Monday, 27 February 2017

All Scriptures are Mere Self-help Books

" All scriptures and religious texts are mere self-help books," wrote M N Roy, one of the greatest rationalists of the last century. I'm reminded of his famous statement in the context of C C Das' assertion that Bhagvad Gita's much more than a self-help book. According to him, it's a book of self-discovery, self-empowerment and self-actualisation. First of all, the terms self-discovery and self-actualisation are intangible and self-deceiving.


 British anthropologist Sir Martin Congdon wrote in his seminal book The Reality of Scriptures (1987) that ' Human mind still being pretty ill-developed, ill-advanced and frightened, looks for an anchorage and tries to find solace in the shelter of scriptural conundrums.' Moreover, the comparative study of religious texts reveals that there's the same old and threadbare stuff in all scriptures. I've always found Gita's core message comparable to that of the Hasidic tales and even 4,000 year old oriental totemism of the South East Asia that predated Buddhism in all forms.

 Biblical psalms and the most celebrated 'Sermon on the mount' are no different than Bhagvad Gita. In fact, Sermon on the mount's appeal's more overwhelming than that of Gita. There's a word in Cantonese (other prevalent language of China apart from Mandarin) : Minshung  that means 'feel-good' or 'euphoric'. Chinese people still call their scriptures 'Minshung' or 'Uenwong' (Mandarin)-Books that make you feel good!!! What else is the purpose of a self-help book or a scripture other than giving a faux sense of goodness that lasts for a few hours? Confucius, the scholarly Chinese sage, was once narrating parables to his select few disciples. He saw that one of the disciples Shimpenong was jotting down something. He asked him, what was he writing so frantically.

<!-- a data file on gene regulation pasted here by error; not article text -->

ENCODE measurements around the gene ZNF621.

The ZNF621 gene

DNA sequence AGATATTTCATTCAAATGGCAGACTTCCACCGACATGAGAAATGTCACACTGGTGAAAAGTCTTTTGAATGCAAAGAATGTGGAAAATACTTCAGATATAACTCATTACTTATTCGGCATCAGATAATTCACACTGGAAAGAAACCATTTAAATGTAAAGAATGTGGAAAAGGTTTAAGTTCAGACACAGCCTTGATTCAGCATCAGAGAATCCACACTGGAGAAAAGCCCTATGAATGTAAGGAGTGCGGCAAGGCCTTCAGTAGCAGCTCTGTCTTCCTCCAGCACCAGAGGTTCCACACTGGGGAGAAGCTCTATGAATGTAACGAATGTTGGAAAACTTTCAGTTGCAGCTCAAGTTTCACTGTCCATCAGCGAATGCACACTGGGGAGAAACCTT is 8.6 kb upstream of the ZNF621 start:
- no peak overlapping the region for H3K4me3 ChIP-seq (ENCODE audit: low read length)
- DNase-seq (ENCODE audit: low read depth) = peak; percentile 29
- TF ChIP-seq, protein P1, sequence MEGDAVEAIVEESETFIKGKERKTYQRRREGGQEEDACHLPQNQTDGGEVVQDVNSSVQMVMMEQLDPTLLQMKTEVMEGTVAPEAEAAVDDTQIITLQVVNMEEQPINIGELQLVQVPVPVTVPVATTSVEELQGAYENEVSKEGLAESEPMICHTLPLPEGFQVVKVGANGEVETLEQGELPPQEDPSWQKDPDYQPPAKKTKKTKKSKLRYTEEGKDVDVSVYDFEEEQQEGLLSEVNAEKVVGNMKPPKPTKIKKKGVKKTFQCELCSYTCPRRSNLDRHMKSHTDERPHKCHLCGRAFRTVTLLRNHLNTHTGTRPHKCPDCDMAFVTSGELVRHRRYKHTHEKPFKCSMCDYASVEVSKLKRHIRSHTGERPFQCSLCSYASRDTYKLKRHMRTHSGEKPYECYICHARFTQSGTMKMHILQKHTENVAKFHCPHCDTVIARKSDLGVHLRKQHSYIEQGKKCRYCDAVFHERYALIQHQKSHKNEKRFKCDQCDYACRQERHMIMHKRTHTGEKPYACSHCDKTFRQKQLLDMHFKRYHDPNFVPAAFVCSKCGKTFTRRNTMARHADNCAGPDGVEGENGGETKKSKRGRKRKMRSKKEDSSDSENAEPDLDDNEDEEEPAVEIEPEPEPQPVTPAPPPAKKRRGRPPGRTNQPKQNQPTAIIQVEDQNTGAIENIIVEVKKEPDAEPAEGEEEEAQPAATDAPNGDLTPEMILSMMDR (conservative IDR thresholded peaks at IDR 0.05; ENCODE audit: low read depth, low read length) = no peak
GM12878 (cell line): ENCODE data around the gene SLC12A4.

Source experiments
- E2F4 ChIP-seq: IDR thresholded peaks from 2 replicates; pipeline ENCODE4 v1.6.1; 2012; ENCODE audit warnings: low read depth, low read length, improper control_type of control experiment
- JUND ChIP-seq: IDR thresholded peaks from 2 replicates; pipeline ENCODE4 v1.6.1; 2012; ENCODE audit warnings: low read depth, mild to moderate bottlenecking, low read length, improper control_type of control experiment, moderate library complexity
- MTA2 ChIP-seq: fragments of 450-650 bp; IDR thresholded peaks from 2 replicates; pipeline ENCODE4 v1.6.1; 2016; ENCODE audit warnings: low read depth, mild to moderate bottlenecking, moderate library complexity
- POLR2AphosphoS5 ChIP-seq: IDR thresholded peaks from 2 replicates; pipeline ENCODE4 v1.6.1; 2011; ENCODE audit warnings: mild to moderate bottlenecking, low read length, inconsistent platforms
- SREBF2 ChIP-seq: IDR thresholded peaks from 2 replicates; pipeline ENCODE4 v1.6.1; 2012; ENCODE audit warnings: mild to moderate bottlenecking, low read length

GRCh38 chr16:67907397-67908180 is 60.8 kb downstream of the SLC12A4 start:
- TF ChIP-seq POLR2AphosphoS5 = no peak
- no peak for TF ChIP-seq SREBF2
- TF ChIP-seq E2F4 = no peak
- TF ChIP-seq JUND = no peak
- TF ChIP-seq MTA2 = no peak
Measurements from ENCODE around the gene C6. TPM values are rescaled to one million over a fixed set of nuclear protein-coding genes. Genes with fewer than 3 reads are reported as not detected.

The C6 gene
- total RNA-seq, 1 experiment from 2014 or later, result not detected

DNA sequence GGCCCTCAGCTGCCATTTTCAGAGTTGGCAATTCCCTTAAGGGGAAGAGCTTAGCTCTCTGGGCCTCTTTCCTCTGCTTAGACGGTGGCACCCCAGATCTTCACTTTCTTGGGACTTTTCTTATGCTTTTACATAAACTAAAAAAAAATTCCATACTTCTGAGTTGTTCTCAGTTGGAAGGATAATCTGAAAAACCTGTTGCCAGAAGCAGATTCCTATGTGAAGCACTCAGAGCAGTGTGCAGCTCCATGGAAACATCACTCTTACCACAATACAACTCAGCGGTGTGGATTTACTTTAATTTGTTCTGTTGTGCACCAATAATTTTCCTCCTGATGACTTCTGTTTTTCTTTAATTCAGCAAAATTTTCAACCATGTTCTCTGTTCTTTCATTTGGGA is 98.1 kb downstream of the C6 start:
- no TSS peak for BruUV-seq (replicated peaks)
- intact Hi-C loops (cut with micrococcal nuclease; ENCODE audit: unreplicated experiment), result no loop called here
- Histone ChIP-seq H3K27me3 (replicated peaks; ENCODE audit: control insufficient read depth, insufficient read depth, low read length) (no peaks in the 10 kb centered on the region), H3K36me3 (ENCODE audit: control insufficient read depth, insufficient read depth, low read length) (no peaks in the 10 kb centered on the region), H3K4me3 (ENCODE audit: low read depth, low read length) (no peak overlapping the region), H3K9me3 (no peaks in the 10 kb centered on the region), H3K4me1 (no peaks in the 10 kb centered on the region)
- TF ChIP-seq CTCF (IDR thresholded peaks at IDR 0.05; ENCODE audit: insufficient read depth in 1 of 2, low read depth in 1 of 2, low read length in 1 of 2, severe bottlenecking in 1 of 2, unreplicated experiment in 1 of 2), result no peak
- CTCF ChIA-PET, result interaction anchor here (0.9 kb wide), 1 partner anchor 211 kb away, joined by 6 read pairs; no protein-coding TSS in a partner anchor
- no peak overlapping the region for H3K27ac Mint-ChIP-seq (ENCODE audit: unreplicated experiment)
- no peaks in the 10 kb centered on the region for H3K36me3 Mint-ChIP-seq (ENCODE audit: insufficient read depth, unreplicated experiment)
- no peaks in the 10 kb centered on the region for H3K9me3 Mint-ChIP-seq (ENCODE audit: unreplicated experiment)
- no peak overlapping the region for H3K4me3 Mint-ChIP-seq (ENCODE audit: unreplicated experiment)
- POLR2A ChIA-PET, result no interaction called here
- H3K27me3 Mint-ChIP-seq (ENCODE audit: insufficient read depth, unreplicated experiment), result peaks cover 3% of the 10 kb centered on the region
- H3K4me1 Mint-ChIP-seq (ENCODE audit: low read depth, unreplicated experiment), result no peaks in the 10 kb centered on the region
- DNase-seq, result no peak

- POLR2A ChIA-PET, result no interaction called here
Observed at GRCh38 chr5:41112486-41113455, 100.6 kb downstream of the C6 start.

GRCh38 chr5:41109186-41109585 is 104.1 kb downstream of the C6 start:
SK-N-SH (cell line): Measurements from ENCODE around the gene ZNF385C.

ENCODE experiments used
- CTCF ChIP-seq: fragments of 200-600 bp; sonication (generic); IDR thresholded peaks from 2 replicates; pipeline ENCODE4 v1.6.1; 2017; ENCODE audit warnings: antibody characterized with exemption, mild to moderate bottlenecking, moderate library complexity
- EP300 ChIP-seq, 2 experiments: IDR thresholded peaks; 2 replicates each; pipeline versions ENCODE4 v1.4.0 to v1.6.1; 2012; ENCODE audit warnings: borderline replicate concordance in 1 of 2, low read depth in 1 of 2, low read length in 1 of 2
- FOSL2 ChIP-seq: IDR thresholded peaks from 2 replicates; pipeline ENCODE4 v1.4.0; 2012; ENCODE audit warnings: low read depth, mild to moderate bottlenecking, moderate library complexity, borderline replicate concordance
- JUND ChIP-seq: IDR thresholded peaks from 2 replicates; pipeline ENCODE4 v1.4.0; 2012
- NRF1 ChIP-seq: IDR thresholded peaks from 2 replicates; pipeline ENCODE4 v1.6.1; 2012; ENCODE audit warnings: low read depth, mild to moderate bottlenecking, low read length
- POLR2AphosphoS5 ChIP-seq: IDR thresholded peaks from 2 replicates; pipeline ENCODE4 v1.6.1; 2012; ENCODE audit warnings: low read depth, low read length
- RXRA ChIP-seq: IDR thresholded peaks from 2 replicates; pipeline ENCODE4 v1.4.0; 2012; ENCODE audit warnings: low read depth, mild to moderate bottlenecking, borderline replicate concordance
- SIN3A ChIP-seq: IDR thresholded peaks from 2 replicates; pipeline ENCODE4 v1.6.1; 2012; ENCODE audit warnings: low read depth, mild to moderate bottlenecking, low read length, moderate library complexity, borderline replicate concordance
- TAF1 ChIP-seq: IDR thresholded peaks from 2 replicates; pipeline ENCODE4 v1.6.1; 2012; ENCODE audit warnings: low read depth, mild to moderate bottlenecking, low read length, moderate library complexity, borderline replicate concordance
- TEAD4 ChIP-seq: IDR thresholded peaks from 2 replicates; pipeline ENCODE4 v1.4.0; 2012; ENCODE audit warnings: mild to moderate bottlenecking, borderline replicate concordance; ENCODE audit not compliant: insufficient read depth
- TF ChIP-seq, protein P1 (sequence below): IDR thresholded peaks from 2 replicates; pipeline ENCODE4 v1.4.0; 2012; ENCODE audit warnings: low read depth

Shimpenong replied, ' Master, I'm writing this for the posterity to benefit from your teachings.' ' No need. Expunge it. Tomorrow, this will DEGENERATE into a scripture and the purpose will be forgotten.' It's said that whatever we read as the teachings of Confucius is interpolated and later-day additions because Confuscius himself had no faith in the divinity of any religious book. ' What we don't comprehend sounds very exalted,' Christopher Isherwood used to say. When the English philosopher and the 'Vedantist' began to study Vedanta, Upanishad and Gita, he was intrigued by the repetition and reiteration of the word 'self'.



It made him feel good. But once he got over his ' honeymoon with Upanishads and flirting with Eastern religions ' (his own expression) and Gita's overdose of 'self', he rejected the whole caboodle as something as useless as self-help books with no lasting impression on the consciousness. 'Rubbish', he called them. We're all deceiving ourselves by the incomprehensible, turbid and esoteric connotations of these 'self-help' scriptures and getting inebriated by their utterly commonplace teachings, meant for mediocre minds.           

                                                         -----Sumit Paul


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